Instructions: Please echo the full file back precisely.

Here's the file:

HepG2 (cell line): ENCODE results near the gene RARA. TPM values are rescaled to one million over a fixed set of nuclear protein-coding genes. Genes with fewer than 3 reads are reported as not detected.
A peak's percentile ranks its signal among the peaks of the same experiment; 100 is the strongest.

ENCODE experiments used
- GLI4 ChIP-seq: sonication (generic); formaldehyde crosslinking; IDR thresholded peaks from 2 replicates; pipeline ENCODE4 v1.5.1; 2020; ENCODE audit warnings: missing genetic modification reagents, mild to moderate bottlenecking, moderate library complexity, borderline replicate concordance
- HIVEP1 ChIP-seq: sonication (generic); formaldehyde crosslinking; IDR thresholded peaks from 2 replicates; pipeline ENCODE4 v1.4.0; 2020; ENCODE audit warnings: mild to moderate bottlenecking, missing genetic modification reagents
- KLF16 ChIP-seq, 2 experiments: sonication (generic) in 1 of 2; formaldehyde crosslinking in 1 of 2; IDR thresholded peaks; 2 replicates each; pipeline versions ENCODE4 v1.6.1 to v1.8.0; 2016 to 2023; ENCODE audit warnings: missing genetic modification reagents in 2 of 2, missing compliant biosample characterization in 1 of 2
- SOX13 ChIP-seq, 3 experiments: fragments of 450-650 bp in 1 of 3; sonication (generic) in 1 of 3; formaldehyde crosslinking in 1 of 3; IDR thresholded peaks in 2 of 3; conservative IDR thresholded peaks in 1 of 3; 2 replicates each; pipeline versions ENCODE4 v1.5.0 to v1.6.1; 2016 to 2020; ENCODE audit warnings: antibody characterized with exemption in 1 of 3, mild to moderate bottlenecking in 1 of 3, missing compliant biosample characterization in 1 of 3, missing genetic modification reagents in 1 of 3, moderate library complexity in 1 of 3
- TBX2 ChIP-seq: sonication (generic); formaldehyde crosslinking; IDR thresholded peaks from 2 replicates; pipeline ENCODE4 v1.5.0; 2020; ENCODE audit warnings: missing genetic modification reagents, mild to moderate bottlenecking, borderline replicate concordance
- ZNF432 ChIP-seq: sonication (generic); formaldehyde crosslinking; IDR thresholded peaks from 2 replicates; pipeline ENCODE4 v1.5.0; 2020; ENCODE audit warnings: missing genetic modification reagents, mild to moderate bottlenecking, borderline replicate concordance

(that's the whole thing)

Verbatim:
HepG2 (cell line): ENCODE results near the gene RARA. TPM values are rescaled to one million over a fixed set of nuclear protein-coding genes. Genes with fewer than 3 reads are reported as not detected.
A peak's percentile ranks its signal among the peaks of the same experiment; 100 is the strongest.

ENCODE experiments used
- GLI4 ChIP-seq: sonication (generic); formaldehyde crosslinking; IDR thresholded peaks from 2 replicates; pipeline ENCODE4 v1.5.1; 2020; ENCODE audit warnings: missing genetic modification reagents, mild to moderate bottlenecking, moderate library complexity, borderline replicate concordance
- HIVEP1 ChIP-seq: sonication (generic); formaldehyde crosslinking; IDR thresholded peaks from 2 replicates; pipeline ENCODE4 v1.4.0; 2020; ENCODE audit warnings: mild to moderate bottlenecking, missing genetic modification reagents
- KLF16 ChIP-seq, 2 experiments: sonication (generic) in 1 of 2; formaldehyde crosslinking in 1 of 2; IDR thresholded peaks; 2 replicates each; pipeline versions ENCODE4 v1.6.1 to v1.8.0; 2016 to 2023; ENCODE audit warnings: missing genetic modification reagents in 2 of 2, missing compliant biosample characterization in 1 of 2
- SOX13 ChIP-seq, 3 experiments: fragments of 450-650 bp in 1 of 3; sonication (generic) in 1 of 3; formaldehyde crosslinking in 1 of 3; IDR thresholded peaks in 2 of 3; conservative IDR thresholded peaks in 1 of 3; 2 replicates each; pipeline versions ENCODE4 v1.5.0 to v1.6.1; 2016 to 2020; ENCODE audit warnings: antibody characterized with exemption in 1 of 3, mild to moderate bottlenecking in 1 of 3, missing compliant biosample characterization in 1 of 3, missing genetic modification reagents in 1 of 3, moderate library complexity in 1 of 3
- TBX2 ChIP-seq: sonication (generic); formaldehyde crosslinking; IDR thresholded peaks from 2 replicates; pipeline ENCODE4 v1.5.0; 2020; ENCODE audit warnings: missing genetic modification reagents, mild to moderate bottlenecking, borderline replicate concordance
- ZNF432 ChIP-seq: sonication (generic); formaldehyde crosslinking; IDR thresholded peaks from 2 replicates; pipeline ENCODE4 v1.5.0; 2020; ENCODE audit warnings: missing genetic modification reagents, mild to moderate bottlenecking, borderline replicate concordance